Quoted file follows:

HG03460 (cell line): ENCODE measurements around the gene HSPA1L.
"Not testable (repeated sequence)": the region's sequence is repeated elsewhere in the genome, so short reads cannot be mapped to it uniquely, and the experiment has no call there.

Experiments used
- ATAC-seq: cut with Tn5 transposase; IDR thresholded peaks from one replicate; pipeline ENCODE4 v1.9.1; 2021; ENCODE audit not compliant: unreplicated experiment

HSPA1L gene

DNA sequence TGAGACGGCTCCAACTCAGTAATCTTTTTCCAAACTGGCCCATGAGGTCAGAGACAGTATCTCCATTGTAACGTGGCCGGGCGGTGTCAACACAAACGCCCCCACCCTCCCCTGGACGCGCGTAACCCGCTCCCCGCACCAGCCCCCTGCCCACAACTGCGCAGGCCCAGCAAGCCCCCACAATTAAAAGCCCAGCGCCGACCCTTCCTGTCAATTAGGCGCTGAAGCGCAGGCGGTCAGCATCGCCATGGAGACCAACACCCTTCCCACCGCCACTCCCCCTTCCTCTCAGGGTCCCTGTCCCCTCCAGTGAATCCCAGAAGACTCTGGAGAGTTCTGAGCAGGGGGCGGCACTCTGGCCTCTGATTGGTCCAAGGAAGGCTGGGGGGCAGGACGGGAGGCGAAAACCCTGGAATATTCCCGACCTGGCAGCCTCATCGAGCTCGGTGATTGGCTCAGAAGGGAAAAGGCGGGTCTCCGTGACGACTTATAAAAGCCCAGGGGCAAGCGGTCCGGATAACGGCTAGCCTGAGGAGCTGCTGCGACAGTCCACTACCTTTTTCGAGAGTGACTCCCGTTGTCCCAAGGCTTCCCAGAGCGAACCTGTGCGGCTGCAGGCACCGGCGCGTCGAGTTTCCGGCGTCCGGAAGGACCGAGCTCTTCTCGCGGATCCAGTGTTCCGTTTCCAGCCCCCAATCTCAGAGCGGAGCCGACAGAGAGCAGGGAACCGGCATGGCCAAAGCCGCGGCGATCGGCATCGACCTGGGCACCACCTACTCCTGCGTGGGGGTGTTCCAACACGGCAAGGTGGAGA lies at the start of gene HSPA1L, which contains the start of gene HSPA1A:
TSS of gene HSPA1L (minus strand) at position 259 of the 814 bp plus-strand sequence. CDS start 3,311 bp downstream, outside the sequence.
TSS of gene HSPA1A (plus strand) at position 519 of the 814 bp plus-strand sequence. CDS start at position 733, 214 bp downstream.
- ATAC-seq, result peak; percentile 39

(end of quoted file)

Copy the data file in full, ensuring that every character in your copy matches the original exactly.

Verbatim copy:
HG03460 (cell line): ENCODE measurements around the gene HSPA1L.
"Not testable (repeated sequence)": the region's sequence is repeated elsewhere in the genome, so short reads cannot be mapped to it uniquely, and the experiment has no call there.

Experiments used
- ATAC-seq: cut with Tn5 transposase; IDR thresholded peaks from one replicate; pipeline ENCODE4 v1.9.1; 2021; ENCODE audit not compliant: unreplicated experiment

HSPA1L gene

DNA sequence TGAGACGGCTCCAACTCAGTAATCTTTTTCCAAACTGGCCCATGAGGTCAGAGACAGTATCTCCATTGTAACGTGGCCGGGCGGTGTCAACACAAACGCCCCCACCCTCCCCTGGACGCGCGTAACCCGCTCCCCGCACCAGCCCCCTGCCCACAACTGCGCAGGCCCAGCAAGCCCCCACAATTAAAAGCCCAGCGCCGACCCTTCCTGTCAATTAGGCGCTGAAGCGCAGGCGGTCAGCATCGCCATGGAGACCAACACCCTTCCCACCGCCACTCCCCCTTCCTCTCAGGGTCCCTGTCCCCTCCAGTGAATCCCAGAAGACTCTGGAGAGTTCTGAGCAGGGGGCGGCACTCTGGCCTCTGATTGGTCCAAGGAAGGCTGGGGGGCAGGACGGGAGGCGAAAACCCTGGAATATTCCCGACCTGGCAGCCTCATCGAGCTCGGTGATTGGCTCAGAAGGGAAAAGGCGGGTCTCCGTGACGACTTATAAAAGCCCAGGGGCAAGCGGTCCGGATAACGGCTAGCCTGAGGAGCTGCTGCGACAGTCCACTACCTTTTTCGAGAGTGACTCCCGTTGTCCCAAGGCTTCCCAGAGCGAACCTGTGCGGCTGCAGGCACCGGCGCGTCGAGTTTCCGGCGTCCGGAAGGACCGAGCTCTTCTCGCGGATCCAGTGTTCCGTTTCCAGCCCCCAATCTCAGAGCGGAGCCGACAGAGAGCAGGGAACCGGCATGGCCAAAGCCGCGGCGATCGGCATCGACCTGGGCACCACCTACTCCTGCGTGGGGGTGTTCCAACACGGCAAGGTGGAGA lies at the start of gene HSPA1L, which contains the start of gene HSPA1A:
TSS of gene HSPA1L (minus strand) at position 259 of the 814 bp plus-strand sequence. CDS start 3,311 bp downstream, outside the sequence.
TSS of gene HSPA1A (plus strand) at position 519 of the 814 bp plus-strand sequence. CDS start at position 733, 214 bp downstream.
- ATAC-seq, result peak; percentile 39